The unusually harsh winter killed all the bees in Bee Public’s hives, so Kate initiated a crowdfunding campaign to raise money to replace the honeybees. The response has been one of “unprecedented generosity,” prompting her to pledge to purchase replacement bees for other urban farmers and expand the network of hives.

On May 10 at Pogue’s Run Grocer, Kate will present Bees 101, an overview of how to create a bee-friendly backyard. And if you want to take it further, Bee Public offers consulting and hive setup for local restaurants, community gardens, and urban farms. There’s even a sponsorship option for people not in a position to have a hive. Check out Bee Public’s site and Facebook page!

All photos courtesy of Bee Public.

The Face of Resilience

Guest post by Anna Welch

Anna Welch is a farmer in Rush County, Indiana. With her husband and business partner, she owns Fields of Agape, growing organic grain, beans, and seed. Now she’s working to establish a cooperative mill in Carthage that would allow many more organic and transitional farmers to bring their products to niche markets. After we had a conversation about some of the barriers she’s faced, she sent me this reflection.

I think of the many times I wanted to quit, that it felt impossible to go forward with the limited resources and lack of support around me. I’ve been through periods of deep depression, anger, hopelessness, and resentment. I’ve been humbled many times over since committing my life to stewardship of the land and its fruit.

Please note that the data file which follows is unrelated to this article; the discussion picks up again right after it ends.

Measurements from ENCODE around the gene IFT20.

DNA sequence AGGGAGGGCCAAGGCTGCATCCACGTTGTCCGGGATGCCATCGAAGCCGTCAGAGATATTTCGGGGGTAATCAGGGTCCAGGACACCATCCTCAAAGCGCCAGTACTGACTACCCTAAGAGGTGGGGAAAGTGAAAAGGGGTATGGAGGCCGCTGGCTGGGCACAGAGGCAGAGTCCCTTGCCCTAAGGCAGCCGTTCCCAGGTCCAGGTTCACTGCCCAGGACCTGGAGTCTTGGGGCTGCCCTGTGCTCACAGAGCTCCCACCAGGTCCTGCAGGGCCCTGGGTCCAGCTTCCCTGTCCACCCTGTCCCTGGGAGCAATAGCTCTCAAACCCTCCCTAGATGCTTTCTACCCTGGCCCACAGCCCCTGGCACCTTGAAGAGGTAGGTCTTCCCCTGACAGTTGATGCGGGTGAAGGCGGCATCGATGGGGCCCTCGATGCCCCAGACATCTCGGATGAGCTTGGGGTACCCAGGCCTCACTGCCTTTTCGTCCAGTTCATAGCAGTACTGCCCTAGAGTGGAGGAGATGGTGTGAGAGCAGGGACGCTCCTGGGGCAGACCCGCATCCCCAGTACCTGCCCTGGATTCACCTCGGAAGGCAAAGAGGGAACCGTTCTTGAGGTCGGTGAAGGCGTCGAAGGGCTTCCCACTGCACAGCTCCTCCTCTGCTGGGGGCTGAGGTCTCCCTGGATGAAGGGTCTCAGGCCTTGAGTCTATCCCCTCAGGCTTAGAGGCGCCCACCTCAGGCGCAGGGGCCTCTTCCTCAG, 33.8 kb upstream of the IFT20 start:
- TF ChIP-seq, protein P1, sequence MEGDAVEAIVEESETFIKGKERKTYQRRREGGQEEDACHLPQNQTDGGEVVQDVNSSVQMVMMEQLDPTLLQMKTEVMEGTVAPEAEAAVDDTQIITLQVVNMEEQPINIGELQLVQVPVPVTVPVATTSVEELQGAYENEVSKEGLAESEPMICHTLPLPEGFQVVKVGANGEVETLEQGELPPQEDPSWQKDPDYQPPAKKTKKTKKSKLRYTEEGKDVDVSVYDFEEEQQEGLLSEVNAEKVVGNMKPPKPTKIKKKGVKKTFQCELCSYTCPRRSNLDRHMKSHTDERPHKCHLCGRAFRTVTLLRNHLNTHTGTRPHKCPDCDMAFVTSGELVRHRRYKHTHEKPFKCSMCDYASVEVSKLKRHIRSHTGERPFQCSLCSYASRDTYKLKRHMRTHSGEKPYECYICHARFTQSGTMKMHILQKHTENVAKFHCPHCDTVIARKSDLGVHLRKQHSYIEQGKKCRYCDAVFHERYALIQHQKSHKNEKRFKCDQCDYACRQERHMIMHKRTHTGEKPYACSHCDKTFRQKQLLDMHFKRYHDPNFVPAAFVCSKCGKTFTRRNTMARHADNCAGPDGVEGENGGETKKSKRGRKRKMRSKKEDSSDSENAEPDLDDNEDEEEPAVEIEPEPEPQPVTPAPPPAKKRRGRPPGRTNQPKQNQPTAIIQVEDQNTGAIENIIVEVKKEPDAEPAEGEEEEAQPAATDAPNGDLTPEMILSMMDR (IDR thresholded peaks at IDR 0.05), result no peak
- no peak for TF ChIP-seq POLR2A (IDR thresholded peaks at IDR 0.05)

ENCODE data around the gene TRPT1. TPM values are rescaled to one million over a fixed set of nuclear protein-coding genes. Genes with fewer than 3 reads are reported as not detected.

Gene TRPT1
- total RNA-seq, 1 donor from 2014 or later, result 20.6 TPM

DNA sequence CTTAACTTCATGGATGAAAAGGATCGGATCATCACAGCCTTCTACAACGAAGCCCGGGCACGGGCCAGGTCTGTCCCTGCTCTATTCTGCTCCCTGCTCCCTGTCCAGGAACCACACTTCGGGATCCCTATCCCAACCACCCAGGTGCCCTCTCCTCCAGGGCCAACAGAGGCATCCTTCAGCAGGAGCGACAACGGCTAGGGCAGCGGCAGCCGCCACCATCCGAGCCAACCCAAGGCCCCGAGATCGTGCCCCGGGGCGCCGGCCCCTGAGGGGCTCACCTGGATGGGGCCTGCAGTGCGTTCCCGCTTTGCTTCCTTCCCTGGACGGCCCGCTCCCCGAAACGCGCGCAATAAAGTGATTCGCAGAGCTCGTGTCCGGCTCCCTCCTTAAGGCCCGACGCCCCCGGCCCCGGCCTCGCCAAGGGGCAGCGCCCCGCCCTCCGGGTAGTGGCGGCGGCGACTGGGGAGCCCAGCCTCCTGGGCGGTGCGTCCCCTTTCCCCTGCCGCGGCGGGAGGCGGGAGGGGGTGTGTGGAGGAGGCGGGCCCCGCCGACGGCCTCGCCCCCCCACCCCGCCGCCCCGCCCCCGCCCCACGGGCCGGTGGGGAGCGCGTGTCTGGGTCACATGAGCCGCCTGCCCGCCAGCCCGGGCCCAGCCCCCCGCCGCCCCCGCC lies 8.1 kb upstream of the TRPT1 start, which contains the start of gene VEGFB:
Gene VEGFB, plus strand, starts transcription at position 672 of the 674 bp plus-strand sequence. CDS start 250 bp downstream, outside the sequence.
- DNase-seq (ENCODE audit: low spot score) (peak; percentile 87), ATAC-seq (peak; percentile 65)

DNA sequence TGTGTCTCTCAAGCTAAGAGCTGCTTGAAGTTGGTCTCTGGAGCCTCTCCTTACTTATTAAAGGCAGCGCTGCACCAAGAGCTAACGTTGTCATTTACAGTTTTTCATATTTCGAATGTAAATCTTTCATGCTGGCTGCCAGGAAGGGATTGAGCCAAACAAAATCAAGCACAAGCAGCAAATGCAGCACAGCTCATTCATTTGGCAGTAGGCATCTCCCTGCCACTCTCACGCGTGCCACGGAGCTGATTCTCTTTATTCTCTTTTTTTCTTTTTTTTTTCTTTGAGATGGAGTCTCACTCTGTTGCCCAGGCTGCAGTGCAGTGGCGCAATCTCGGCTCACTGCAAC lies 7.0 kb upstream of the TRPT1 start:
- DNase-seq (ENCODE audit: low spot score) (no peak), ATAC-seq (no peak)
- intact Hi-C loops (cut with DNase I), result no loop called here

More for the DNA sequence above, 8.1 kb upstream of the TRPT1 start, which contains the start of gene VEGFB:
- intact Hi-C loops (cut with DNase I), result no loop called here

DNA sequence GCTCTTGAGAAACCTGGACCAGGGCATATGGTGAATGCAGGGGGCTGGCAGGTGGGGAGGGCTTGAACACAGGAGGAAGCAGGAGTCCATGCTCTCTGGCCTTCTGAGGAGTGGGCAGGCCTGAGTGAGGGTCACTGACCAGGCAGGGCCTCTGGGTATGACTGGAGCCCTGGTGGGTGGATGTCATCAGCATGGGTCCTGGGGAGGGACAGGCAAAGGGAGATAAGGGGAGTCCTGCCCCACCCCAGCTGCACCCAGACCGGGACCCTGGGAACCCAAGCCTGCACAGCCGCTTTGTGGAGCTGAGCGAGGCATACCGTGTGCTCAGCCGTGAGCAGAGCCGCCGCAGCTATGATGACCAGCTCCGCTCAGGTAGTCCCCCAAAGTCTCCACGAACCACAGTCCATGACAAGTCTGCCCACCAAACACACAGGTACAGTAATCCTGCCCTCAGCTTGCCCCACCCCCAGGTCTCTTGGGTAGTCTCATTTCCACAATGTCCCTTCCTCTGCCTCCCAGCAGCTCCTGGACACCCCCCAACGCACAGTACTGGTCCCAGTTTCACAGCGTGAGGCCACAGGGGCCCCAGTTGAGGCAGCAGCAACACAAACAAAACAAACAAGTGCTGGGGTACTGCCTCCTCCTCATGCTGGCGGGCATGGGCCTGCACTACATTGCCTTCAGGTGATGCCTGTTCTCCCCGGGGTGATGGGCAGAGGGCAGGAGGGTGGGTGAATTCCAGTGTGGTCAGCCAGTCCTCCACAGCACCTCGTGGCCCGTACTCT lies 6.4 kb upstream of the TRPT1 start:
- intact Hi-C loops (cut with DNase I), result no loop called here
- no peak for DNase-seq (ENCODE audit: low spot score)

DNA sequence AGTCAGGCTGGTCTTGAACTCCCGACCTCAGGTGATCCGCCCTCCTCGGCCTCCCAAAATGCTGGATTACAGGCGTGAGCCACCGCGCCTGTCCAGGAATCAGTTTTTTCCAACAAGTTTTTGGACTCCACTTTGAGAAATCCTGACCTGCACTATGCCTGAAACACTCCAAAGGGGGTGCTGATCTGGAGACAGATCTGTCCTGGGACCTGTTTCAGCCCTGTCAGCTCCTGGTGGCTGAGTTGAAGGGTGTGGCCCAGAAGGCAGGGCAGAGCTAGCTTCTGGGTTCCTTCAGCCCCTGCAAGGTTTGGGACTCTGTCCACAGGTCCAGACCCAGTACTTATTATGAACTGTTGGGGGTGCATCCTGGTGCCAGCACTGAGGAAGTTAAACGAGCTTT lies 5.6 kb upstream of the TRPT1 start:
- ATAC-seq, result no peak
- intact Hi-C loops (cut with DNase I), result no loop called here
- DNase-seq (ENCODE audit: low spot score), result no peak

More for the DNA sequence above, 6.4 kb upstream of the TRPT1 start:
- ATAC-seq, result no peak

Anna Welch with friends at the entrance of the Carthage Mill. The historic Tweedy Lumber Mill is now the site of a sustainable ag business incubator.

Anna Welch with friends at the entrance of the Carthage Mill. The historic Tweedy Lumber Mill is now the site of a sustainable ag business incubator.

I had two choices: quit and return to the workforce, or retreat to a place of rest, and pray, reflect, journal, and wait to see who or what changed around me. Someone spoke words of encouragement, or a visitor stopped by the Carthage Mill and said how this place is necessary and will come to pass.

One of my greatest encouragers here at Carthage was my friend Allen, who came daily with his dog Rusty. The first day he stopped by, I was cleaning golden flax seed. He heard the machine and the gate was open, so he stopped. I’m so glad he did.

Allen had Lou Gehrig’s disease, but every day he drove his wheelchair on a route around Carthage, observing bean and corn fields, enjoying wildlife, and stopping by the mill, his favorite place. He worked the Alaskan pipeline in his younger years and lived in a teepee in Montana. He loved the mill, and he encouraged me to keep doing what I was doing.

I realized that if Allen could be in the state he was in and encourage me, then I needed to think outside of myself and look at what I could do to make a difference. Allen died this past October, and I officially formed The Carthage Mill, LLC with help from Hoosier Organic Marketing Education. I know he is pleased.

Regardless of the negative circumstances that we may be facing, there is always hope, always a divine purpose awaiting each of us—if we can turn our focus away from self and focus on those around us, on what needs exist, then determine what gifts and resources we have to overcome the challenge, or to serve someone. Nothing can stop us from fulfilling our purpose if we are on the right path.

Equipment used to plant Fields of Agape grain and beans.

Equipment used to plant Fields of Agape grain and beans.

I have found that the success in life is how we learn to handle adversity and challenges. If we can grasp how to press on through adversity with humility and unconditional love for others (regardless of how they treat us), we will find our way.

When we find like-minded people whose passion is a good fit with our own, whose hearts are for others, then within that group each person can reach their potential quicker.

Encouragement, sharing of resources, being driven by the passion to serve rather than by personal gain—all of this brings about magnificent changes in communities large and small.

I’m never going to stop believing that it can happen.